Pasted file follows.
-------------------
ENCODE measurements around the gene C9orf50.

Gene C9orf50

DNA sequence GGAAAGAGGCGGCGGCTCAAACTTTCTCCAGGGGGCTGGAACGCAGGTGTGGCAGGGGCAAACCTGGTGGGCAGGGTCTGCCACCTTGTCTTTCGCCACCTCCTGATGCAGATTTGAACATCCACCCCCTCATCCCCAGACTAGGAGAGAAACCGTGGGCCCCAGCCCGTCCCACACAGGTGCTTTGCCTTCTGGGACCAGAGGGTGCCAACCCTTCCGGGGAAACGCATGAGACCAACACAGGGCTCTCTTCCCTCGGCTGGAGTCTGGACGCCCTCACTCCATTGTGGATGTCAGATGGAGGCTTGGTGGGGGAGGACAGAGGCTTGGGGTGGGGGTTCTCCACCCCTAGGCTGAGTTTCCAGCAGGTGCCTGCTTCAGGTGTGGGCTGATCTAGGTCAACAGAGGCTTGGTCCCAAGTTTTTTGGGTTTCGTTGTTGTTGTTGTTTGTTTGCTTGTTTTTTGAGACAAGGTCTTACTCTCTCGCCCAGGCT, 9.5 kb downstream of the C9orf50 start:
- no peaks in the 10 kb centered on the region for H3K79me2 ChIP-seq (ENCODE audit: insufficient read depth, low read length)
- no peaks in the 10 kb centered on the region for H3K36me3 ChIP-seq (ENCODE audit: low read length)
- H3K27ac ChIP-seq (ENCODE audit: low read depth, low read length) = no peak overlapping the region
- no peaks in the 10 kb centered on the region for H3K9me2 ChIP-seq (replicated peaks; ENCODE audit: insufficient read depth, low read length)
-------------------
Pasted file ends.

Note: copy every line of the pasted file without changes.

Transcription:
ENCODE measurements around the gene C9orf50.

Gene C9orf50

DNA sequence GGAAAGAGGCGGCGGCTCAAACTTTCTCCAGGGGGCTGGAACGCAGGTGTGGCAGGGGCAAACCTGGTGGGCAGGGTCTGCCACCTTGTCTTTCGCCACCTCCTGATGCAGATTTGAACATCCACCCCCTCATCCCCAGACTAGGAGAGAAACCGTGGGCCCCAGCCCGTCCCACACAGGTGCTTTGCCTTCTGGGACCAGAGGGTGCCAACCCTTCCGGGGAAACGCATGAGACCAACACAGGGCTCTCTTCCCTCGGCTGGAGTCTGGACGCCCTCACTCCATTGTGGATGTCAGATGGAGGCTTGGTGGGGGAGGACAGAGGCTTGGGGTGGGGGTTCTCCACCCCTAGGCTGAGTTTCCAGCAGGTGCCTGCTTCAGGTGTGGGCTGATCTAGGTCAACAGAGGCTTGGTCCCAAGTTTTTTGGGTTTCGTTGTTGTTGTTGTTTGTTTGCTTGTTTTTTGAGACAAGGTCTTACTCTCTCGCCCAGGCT, 9.5 kb downstream of the C9orf50 start:
- no peaks in the 10 kb centered on the region for H3K79me2 ChIP-seq (ENCODE audit: insufficient read depth, low read length)
- no peaks in the 10 kb centered on the region for H3K36me3 ChIP-seq (ENCODE audit: low read length)
- H3K27ac ChIP-seq (ENCODE audit: low read depth, low read length) = no peak overlapping the region
- no peaks in the 10 kb centered on the region for H3K9me2 ChIP-seq (replicated peaks; ENCODE audit: insufficient read depth, low read length)